Line, the Japanese messaging app, has surpassed 400 million users, meaning that it’s added 100 million in roughly five months, as shown in the graph below. Not only that, but these new users seem to really be taking to the service; on 21st March, over 10bn messages were sent in a single day.

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WhatsApp processes 64bn messages in one day
If you thought Line’s 10bn messages were impressive, WhatsApp can do even better, processing 64bn messages in one day. The figure accounts for 20bn messages sent and 44bn received; the disparity in the figures occurring as a result of group messaging.

Skype growing among millennials
Skype now has 300 million users and is experiencing strong growth among younger demographics, according to the company’s advertising General Manager Lovina McMurchy, who claimed that the platform now reaches 24% of 18-24 year olds worldwide. She said:

While other companies have seen interactions with younger users decline, Skype has seen positive growth numbers in recent years.

Imgur receives $40m in funding
Tech venture capital firm, Andreessen Horowitz, has invested $40m in Imgur. The image sharing platform has traditionally rejected all outside funding while waiting for the ‘right fit’, as CEO and founder Alan Schaaf discussed.

We got along right off the bat. We were actually bouncing off interesting ideas in where to take the product. They actually made sense, which was out of left field.

adidas promotes World Cup with brazuca
adidas is promoting its World Cup sponsorship by creating online content from the point of view of the official competition ball, named brazuca. The product has its own blog and Twitter pages, while a set of video clips will look to produce a ‘ball’s eye view’ of the competition and involve some of football’s biggest names, including Xavi, Manuel Neuer and Dani Alves.

adidas offers free cleats to one US football team
Another adidas promotion in the last week will offer free American football cleats to one US high school team. The sportswear brand hopes that the teams will naturally spread the word about the competition by asking friends to vote, as it’s only other high school footballers who can do so. To ensure that this remains the case, the brand is using Chirpify, which will automatically respond to anybody using the hashtags #adizero and #vote, asking them to provide information that can prove their identity.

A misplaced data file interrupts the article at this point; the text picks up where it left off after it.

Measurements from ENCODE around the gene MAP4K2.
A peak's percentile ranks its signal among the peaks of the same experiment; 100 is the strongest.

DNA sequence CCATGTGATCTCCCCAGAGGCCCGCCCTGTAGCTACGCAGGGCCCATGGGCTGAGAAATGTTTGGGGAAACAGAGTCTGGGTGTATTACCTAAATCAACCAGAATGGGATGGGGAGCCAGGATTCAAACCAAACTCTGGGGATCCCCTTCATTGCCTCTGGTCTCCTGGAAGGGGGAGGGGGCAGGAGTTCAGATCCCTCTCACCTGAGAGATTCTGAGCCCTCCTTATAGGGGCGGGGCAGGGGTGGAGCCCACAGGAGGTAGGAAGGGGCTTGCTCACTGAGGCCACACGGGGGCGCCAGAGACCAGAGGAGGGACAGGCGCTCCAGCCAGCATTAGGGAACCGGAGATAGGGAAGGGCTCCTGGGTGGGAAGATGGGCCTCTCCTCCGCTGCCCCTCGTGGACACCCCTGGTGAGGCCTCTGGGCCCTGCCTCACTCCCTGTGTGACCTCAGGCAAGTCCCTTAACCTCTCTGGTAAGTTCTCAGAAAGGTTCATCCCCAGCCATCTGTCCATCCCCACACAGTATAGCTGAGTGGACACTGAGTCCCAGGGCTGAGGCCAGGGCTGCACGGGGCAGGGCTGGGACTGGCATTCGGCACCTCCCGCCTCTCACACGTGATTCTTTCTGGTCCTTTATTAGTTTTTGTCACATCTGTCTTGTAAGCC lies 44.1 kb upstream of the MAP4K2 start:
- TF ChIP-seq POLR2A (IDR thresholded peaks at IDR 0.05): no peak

Zappos offers style advice through Instagram
Zappos, an online fashion retailer, is offering free style advice through Instagram. When someone posts a selfie with the hashtag #NextOOTD, a ‘professional image specialist’ will analyse their posting history and suggest a Zappos product that might suit.

Marc by Marc Jacobs seeks ad stars in social
Marc by Marc Jacobs is searching for the star of its latest advert on Twitter and Instagram. You can enter simply by posting a picture alongside the hashtag #CastMeMarc, as in the below examples.

The ‘Breakfast Wars’ go viral
If you’ve been reading the last few mashups, you’ll remember that Taco Bell has been promoting its breakfast menu pretty fervently. The latest addition to the campaign is a set of ads that poke fun at McDonald’s, in which real life Ronald McDonalds give rave reviews of the Taco Bell product. The main video has received over two million views on YouTube.

McDonald’s were quick to respond, though. The below Facebook post, at time of writing, has received over 8,000 likes and almost 2,000 shares.

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KFC uses social celebrity endorsement in China
Fast food chain KFC is struggling in China, with sales falling 13% from 2012 to 2013. To address this, the brand has recruited five major celebrities, each of whom will represent a new menu offering in social and compete with one another for likes. Celebrity endorsement has long since been a staple of Chinese marketing – it will be interesting to see how this social version works out.

Presidential selfie was a publicity stunt by Samsung
A recent selfie with Barack Obama, posted by David Ortiz of the Boston Red Sox, was a planned publicity stunt by Samsung. The brand equipped its brand ambassador, known as Big Papi, with a Samsung phone, hoping that the opportunity might present itself, as it did.

However, the White House was unhappy with the above tweet, stating that it objected to the president’s image being used for commercial gain. Ortiz has since denied that he was paid for the photograph.

Cole Haan gets in trouble with the FTC
Footwear brand Cole Haan, has got itself in trouble with the FTC after a Pinterest competition that asked users to post pictures of their favourite shoes with the hashtag #WanderingSole. According to the FTC, the competition hashtag was not sufficient disclosure, though it’s worth noting that the brand received a letter and not an enforcement action.